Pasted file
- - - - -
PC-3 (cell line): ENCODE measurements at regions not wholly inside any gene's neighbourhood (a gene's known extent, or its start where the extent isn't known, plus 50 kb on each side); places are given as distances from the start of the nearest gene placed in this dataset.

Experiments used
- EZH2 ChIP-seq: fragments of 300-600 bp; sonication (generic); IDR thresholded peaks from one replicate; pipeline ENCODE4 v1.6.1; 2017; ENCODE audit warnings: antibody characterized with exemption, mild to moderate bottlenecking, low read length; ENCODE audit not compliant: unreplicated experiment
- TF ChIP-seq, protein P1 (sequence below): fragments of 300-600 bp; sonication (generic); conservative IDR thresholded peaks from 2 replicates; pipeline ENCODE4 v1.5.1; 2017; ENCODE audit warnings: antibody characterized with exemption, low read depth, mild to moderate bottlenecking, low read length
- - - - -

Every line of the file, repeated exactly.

PC-3 (cell line): ENCODE measurements at regions not wholly inside any gene's neighbourhood (a gene's known extent, or its start where the extent isn't known, plus 50 kb on each side); places are given as distances from the start of the nearest gene placed in this dataset.

Experiments used
- EZH2 ChIP-seq: fragments of 300-600 bp; sonication (generic); IDR thresholded peaks from one replicate; pipeline ENCODE4 v1.6.1; 2017; ENCODE audit warnings: antibody characterized with exemption, mild to moderate bottlenecking, low read length; ENCODE audit not compliant: unreplicated experiment
- TF ChIP-seq, protein P1 (sequence below): fragments of 300-600 bp; sonication (generic); conservative IDR thresholded peaks from 2 replicates; pipeline ENCODE4 v1.5.1; 2017; ENCODE audit warnings: antibody characterized with exemption, low read depth, mild to moderate bottlenecking, low read length